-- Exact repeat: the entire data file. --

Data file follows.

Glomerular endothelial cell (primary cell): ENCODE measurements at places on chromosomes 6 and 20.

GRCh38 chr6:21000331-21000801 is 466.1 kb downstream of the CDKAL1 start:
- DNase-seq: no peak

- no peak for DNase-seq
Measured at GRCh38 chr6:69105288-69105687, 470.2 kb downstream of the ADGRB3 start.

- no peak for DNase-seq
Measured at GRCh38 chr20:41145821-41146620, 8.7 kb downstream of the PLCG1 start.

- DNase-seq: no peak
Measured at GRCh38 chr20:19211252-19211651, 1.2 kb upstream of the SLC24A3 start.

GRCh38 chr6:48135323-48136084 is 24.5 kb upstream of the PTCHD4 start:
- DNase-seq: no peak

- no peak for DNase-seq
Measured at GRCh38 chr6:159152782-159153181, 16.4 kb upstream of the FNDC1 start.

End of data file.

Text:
Glomerular endothelial cell (primary cell): ENCODE measurements at places on chromosomes 6 and 20.

GRCh38 chr6:21000331-21000801 is 466.1 kb downstream of the CDKAL1 start:
- DNase-seq: no peak

- no peak for DNase-seq
Measured at GRCh38 chr6:69105288-69105687, 470.2 kb downstream of the ADGRB3 start.

- no peak for DNase-seq
Measured at GRCh38 chr20:41145821-41146620, 8.7 kb downstream of the PLCG1 start.

- DNase-seq: no peak
Measured at GRCh38 chr20:19211252-19211651, 1.2 kb upstream of the SLC24A3 start.

GRCh38 chr6:48135323-48136084 is 24.5 kb upstream of the PTCHD4 start:
- DNase-seq: no peak

- no peak for DNase-seq
Measured at GRCh38 chr6:159152782-159153181, 16.4 kb upstream of the FNDC1 start.